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Long Term Review

Living with a… Honda CB125R (Final Report)

Everyone’s biking story has to start somewhere, as one of our team is finding out with Honda’s slick-looking CB125R

Dan Trent

Words by: Dan Trent

Published on 27 July 2023 | 0 min read

As we all know, a bike licence isn’t something you can just do overnight and there’s a path to be followed before the two-wheeled world is revealed in all its glory. Check out our dedicated new rider tips for more on the process but with your Compulsory Basic Training (CBT) in the bag and eyes on the prize of a full licence the next usual step is a 125cc bike, which you can ride from age 17 on an A1 licence as you build experience for a ‘big’ bike and your full A2 or A licence. Traditionally a 125 was a test of endurance, your choices mainly limited to scooters or budget models like the Honda CB125F. That’s changed in recent years, a new generation of models boasting the style and attitude of big bikes but with rookie-friendly power outputs and more accessible pricing.
Which brings us to this, the CB125R. Built to Honda’s ‘Neo Sports Café’ ethos it looks every inch the baby brother to performance ‘naked’ bikes like the CB1000F or CB650R, with the same modern vibe, slick Showa upside down forks and modern features like LCD instruments, LED lights, ABS and more. With a bike like this you can finally ride a 125 with pride as you learn the skills for the next step of your motorcycling adventure. That’s the theory, at least. Over to our in-house biking newbie to see how it works in reality and whether a CB125R really can get him on the road in the promised style. Skip to: Month 1 – Earning your spurs Month 2 – In at the deep end Month 3 – It’s all great in theory Month 4 – Big bike conversion Month 5 – Go big or go home

What is it?

  • Model: Honda CB125R
  • Options fitted: L-plates!

We like

  • Looks like a baby CB1000R
  • Big-bike features
  • Easy to ride

We don’t like

  • The weather
  • Needs winding up for its best
  • Getting left behind by friends on big bikes

Month 1 – Earning your spurs

The mid-life crisis, born-again biker stereotype is inescapable for a 40-something newbie to motorcycling like me. They say it’s never too late to try something new, though, and in that spirit I am now (hopefully) on the path my full licence. A full 30 years after passing my car test, and a career on four wheels as a reviewer and roadtester.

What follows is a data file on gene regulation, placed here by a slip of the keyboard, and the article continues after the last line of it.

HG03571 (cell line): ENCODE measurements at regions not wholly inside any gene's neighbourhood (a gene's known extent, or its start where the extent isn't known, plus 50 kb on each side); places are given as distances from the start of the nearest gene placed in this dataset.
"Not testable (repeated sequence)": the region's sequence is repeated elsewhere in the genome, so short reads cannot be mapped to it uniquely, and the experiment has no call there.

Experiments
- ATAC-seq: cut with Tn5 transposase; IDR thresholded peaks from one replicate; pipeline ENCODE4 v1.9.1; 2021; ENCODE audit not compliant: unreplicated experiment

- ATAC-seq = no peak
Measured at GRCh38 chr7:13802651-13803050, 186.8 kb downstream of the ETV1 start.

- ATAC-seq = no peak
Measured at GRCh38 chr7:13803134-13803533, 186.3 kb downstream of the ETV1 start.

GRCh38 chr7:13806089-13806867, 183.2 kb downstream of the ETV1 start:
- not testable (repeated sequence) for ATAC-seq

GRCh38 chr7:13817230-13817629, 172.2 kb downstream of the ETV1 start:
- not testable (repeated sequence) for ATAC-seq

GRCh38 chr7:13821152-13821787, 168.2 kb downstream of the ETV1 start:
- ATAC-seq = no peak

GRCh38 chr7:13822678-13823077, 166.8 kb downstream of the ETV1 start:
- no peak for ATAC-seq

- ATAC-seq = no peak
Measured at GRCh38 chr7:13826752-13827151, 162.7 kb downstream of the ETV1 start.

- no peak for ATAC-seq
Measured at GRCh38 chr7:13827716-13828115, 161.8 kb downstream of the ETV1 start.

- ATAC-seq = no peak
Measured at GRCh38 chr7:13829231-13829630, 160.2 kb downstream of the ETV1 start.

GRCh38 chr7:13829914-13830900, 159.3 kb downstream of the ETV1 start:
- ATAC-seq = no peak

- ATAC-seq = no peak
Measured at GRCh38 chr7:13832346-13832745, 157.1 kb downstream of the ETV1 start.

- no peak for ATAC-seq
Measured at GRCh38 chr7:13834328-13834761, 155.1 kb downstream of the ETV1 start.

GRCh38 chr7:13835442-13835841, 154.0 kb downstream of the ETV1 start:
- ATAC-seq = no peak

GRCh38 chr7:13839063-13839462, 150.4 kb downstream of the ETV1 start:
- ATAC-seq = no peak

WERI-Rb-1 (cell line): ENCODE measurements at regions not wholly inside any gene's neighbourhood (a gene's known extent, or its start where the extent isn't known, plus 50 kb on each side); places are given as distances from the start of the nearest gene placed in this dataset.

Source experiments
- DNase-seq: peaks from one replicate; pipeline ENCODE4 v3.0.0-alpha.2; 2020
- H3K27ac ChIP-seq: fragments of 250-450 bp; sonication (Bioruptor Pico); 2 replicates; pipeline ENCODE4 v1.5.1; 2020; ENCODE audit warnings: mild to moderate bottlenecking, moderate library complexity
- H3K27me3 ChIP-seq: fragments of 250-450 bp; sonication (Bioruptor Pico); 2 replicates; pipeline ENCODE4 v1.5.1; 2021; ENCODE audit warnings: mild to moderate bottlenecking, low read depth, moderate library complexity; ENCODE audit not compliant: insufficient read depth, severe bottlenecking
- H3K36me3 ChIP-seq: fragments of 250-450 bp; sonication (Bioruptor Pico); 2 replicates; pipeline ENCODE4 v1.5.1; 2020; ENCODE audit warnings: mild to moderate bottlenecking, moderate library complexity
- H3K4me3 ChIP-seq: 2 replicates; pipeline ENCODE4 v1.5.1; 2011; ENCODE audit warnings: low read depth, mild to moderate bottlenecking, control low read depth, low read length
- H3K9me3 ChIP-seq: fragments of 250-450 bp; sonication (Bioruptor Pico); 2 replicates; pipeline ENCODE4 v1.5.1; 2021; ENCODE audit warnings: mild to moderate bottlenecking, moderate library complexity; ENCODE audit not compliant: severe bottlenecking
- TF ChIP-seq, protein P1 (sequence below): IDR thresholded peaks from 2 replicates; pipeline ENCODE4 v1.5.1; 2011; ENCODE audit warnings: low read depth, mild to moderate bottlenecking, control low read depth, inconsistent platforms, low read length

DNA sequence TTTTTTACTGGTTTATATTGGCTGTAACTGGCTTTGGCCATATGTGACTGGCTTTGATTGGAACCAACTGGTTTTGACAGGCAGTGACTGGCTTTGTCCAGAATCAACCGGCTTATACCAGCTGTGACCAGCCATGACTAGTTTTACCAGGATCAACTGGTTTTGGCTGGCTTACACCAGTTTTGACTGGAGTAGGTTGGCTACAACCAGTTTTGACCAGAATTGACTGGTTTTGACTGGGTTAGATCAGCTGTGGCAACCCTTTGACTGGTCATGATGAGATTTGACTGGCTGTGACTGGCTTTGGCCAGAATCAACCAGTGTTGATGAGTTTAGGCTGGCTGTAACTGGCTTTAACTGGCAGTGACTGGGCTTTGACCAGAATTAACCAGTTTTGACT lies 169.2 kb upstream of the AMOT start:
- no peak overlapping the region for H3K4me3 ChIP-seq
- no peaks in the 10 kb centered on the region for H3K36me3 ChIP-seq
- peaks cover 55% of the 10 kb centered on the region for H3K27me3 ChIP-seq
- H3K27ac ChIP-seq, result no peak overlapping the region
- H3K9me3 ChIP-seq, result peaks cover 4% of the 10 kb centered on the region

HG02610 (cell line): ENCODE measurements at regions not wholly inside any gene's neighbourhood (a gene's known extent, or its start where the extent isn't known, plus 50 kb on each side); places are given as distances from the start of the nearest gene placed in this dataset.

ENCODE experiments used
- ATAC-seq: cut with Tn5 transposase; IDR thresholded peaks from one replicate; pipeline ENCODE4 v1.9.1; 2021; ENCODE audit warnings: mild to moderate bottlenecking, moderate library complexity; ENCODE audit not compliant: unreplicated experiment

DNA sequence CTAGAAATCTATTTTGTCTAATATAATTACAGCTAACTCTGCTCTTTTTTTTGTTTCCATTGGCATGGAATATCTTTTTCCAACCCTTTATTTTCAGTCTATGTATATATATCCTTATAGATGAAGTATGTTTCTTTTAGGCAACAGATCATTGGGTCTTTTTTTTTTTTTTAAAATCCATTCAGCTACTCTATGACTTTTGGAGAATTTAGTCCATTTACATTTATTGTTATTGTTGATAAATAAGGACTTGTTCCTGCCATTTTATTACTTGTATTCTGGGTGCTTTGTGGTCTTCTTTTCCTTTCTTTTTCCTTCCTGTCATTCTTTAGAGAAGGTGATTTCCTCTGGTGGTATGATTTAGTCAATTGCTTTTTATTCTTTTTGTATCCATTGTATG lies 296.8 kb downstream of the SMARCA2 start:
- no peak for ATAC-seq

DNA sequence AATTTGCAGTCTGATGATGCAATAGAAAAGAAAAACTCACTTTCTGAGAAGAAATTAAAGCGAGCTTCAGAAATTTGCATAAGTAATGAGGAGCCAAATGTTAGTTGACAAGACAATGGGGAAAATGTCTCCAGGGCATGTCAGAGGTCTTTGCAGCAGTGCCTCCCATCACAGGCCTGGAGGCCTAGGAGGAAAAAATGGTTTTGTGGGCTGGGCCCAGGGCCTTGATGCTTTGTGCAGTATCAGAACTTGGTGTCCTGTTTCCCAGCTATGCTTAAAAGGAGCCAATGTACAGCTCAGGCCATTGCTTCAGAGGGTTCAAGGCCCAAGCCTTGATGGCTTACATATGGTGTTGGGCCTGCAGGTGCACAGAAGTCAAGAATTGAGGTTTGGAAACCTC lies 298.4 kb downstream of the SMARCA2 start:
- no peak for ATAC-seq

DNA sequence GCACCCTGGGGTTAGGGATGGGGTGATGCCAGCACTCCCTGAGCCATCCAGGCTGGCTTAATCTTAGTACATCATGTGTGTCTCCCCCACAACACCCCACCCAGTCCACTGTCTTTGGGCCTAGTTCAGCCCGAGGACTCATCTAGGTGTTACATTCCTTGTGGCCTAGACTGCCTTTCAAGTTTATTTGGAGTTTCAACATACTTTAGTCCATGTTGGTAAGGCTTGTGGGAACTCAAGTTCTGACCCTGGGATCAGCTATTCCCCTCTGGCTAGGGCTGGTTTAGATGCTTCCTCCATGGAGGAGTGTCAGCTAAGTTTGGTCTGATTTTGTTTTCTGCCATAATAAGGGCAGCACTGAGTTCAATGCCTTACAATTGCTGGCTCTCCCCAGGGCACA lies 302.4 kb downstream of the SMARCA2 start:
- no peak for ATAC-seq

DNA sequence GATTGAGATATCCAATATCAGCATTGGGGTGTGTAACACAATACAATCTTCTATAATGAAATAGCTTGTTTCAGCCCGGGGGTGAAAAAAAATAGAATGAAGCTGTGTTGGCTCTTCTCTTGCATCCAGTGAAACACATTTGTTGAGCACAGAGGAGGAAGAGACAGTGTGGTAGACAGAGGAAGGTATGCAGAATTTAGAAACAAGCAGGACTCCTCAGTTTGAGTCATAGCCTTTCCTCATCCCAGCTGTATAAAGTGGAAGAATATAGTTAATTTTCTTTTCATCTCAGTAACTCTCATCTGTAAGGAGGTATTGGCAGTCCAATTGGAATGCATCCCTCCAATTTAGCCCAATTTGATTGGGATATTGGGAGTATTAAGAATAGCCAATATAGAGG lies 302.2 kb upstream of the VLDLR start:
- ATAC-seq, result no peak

Which is how I came to accept SEAT’s offer to put me through my CBT so I could test out its MÓ electric scooter, itself a rebranded Silence SO1. That got me out on the road and proved an enlightening experience but, best will in the world, an electric scooter wasn’t really living the dream. Somewhat arrogantly I then wondered how hard it could be swapping from a single-speed, all automatic electric scooter to a proper baby bike like the CB125R. Judging by the look on the face of the guy from Honda who dropped it off perhaps more difficult than I’d bargained for. When I told him I’d never ridden a geared bike before he looked from me to the pristine Honda he’d just unloaded with a look of weary resignation and left me to it. Given this all took place in the midst of a blizzard all I could do was wheel it round to the back of the house, throw a tarpaulin over it and wait for the weather to improve. While that happened I watched a few videos, called some biking mates for advice and then did the sensible thing and contacted a responsible grown-up to help. Step up good friend Reg Local, an ex-traffic cop who now works as an advanced instructor on four wheels and two, and publishes superb videos on advanced driving and riding skills on his YouTube channel. Two days later Reg appeared on his gigantic BMW GS, the CB125R looking comedically tiny in comparison. The service road round the back of my house offered just enough space to learn the very basics of clutch control, Reg schooling me in pulling away, stopping, hill starts and even a simulated give way junction. This all felt a big step-up from the twist’n’go electric scooter, and quite a lot to get my head round. From there we went to a nearby residential street, where I could go up a few gears, repeat a short loop with a couple of junctions and generally relax into it. To start with I was all over the place, my feet still learning the placement of the gear selector and rear brake, revs rising in all the wrong places and my indicators flashing this way and that. But it was all coming together, and before I knew it, we were out on the road proper, the reassuring sight of Reg and his GS filling my mirrors as we rode up onto the nearby moors. While the sight of a late-40s man on a little bike with L-plates is hardly living the rebellious dream I didn’t care. The CB125R looks like a proper bike, and to me it damned well feels like one as well! A lifelong cyclist, I’ve got the two-wheeled instincts and road sense hard-wired into me, so the shoulder checks and all the rest come naturally. And as a driver I understand gears, clutch biting points and all the rest. Putting it all together in a totally different sequence is a bigger challenge than I’d cockily assumed, though, so I’m appreciating the Honda’s rookie-friendly features like ABS and a gear indicator on the LCD screen for when I lose count of how many times I’ve worked the shifter. With an informal sign-off from Reg, some borrowed clobber from a thankfully similarly sized mate and a burning sense of ambition I’m now all systems go, and ready to rack some miles. At this stage in my biking career I can think of no cooler machine to be doing it on than this little Honda! Back to top